Insula Romana (Capitoline Hill)

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Coordinates: 41°53′38.64″N 12°28′56.33″E / 41.8940667°N 12.4823139°E / 41.8940667; 12.4823139

Insula Romana of the Capitoline Hill
Campitelli - insula aracoeli interno 1060159.JPG
Insula Romana, internal dwellings at the 2nd floor
Location Regione VIII Forum Romanum [1]
Built in 2nd century AD
Type of structure residential estate
Related List of ancient monuments
in Rome
Insula Romana is located in Rome
Insula Romana
Insula Romana

The Insula Romana (literally "Roman island", meaning "Roman block") is a building dating back to the 2nd century AD, set in Via del Teatro di Marcello in Rome (Italy), at the base of the Capitoline Hill and close to the Basilica of Santa Maria in Aracoeli.


The building, formerly five floors high, dates back to the 2nd century and is a quite accurate testimony of the extensive city planning in Rome during the imperial age, as well as similar examples in Ostia Antica.

Frescoed lunette of the Church of San Biagio del Mercato (12th century)

During Middle Ages, the little church of San Biagio del Mercato was established in the higher part of the building ("mercato" means "market" in Italian: in fact on this slope of the Capitoline Hill an open-air market took place till the 15th century).

On the medieval church another church, dedicated to Saint Rita of Cascia, was built in 1653 (under the pontificate of Pope Alexander VII Chigi, architect Carlo Fontana): it was dismantled in the 1930s, during the works of adaptation of the Vittoriano, and rebuilt not far, at the corner with Via Montanara, in 1937-40. Its demolition revealed the underlying Roman building, that was preserved (unlike many other buildings in the area).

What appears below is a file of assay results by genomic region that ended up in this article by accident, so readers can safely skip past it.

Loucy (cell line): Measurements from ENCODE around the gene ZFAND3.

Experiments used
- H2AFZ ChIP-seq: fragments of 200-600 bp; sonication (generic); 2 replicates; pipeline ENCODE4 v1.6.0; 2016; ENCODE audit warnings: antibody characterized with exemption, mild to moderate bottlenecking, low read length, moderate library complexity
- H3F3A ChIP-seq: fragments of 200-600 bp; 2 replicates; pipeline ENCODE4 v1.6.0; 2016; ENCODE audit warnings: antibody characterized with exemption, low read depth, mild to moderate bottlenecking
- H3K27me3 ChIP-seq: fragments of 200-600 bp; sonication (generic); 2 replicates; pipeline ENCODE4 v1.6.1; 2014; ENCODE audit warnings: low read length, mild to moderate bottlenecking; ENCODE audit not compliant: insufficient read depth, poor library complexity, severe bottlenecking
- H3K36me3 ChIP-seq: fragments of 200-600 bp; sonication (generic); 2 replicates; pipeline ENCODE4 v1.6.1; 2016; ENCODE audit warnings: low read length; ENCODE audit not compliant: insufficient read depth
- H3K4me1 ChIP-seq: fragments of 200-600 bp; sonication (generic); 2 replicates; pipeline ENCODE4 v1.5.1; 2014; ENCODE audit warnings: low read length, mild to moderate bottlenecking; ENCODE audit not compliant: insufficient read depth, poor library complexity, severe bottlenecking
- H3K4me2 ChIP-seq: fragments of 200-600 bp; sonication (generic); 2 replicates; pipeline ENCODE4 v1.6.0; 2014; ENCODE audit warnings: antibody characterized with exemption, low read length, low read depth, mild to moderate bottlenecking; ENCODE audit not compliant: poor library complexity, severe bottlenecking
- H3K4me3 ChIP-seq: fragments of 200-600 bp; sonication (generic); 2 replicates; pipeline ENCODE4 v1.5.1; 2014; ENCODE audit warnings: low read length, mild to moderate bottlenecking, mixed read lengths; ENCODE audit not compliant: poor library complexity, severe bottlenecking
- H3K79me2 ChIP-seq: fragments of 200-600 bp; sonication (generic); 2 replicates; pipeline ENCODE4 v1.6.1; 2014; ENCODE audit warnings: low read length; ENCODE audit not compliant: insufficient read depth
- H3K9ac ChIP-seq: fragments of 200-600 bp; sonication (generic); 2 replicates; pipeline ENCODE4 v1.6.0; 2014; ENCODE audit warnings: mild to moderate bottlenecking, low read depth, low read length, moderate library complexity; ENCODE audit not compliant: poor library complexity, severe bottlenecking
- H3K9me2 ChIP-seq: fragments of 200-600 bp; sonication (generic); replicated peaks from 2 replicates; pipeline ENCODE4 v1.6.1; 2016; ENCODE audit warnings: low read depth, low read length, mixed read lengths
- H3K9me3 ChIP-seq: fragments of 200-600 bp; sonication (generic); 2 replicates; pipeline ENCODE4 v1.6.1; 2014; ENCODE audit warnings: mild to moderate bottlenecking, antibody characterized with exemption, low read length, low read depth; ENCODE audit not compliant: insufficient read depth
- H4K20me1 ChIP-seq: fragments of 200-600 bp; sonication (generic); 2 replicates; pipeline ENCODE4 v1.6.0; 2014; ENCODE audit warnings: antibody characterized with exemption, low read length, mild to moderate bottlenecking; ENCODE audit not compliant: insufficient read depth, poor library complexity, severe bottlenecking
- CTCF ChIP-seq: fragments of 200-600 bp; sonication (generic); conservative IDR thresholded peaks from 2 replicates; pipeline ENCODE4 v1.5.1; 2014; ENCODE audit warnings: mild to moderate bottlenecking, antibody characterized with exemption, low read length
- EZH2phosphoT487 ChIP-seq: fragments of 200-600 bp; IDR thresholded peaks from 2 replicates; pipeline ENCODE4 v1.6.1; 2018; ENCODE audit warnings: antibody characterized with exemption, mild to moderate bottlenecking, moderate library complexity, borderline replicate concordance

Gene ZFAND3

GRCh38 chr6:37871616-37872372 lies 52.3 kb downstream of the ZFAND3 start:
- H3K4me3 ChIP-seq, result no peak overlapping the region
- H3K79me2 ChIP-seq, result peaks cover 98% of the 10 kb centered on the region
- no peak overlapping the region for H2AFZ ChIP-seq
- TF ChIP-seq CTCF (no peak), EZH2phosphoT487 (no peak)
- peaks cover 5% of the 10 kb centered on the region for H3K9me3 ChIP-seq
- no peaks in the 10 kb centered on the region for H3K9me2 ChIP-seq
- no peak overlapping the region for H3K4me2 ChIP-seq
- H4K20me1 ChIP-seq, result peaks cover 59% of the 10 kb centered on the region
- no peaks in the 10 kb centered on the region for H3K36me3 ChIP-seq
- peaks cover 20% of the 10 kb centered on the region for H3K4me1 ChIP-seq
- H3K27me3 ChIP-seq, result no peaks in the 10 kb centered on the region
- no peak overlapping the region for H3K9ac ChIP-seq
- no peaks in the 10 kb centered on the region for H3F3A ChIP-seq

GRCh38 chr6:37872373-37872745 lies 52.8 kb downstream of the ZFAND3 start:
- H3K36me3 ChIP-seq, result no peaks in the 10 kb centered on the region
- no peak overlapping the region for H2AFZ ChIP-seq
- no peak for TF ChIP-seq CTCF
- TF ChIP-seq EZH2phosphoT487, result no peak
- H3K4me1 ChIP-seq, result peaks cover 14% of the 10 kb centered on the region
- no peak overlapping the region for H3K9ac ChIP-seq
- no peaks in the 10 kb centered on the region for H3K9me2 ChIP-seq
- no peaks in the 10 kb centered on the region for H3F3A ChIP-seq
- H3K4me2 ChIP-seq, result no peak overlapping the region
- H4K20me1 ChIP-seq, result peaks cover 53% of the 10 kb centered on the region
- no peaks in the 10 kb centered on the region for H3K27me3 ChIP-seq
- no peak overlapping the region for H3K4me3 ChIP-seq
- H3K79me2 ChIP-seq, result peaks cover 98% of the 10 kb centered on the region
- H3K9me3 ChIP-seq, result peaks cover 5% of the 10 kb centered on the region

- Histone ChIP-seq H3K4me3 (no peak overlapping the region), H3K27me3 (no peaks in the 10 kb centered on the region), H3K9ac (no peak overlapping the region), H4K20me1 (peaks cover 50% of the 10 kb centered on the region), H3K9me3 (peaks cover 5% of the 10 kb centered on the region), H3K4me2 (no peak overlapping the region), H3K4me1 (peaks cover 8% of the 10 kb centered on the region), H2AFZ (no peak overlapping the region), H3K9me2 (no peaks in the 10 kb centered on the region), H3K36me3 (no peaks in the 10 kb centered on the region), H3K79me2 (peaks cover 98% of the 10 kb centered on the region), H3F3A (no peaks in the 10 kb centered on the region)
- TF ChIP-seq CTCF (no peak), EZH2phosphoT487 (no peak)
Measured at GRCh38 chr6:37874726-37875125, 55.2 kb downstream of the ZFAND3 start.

Of the medieval oratory only the tower bell and a frescoed apse still survive; the main scene of the fresco depicts Christ's burial, with Mary and St. John. All the structures, included the tower bell, have very small sizes.

The "insula" was discovered between 1931 and 1942, during the works for the "isolation" of the Capitoline Hill.


The discovery of the insula allowed to define more precisely the estate tipology in ancient Rome, and in particular the characteristics of the insulae, made by a building with many floors in which several real estates, mainly for residential use, can be recognized. These dwelling were used directly by Roman population and maybe leased by rich lairds. It is therefore one of the very first kinds of building with distributed ownership, an ancestor of modern condominium and a complete example of the compresence of direct housing function and the income one.

The insula romana was a stonework building (other kinds of insulae were made with wood) and probably had six floors, but only four, including the mezzanine, have been recovered: they are well preserved but the last one, of which only traces remain. As many coeval buildings of this kind, at the ground floor it houses some tabernae, little rooms facing a courtyard and protected by a portico, probably used as shops or stores.

The higher floors house the dwellings, designed for lease. They show a wooden-board flooring and the provision for rectangular windows with wooden lockings. Some characteristics of the positioning of the rooms, that become smaller and smaller in the upper floors, probably point out different values between the dwellings in the different levels, that is the higher dwellings probably had lower value and were therefore designed for poorer users, while the dwellings at the lower floors were more appreciated and designed for wealthy people. This hypothesis is supported by both the greater stuffiness in reaching the higher floors through the ladders, and the greater dangerousness resulting from the frequency of fires and collapses. All along the depth of the building, the ambiances only take light by windows in the direction of the street: at the second floor, traces of a balcony can still be observed.

It has been evaluated that the insula romana could host around 380 people.

The "insula" plainly shows that, very close to the monumental area of imperial Rome, at the footsteps of the most important and sacred hill of the town, the "normal" citizens, the plebeians lived, although in an uncomfortable state.


  • Filippo Coarelli, Guida archeologica di Roma, Arnoldo Mondadori Editore, Verona 1975.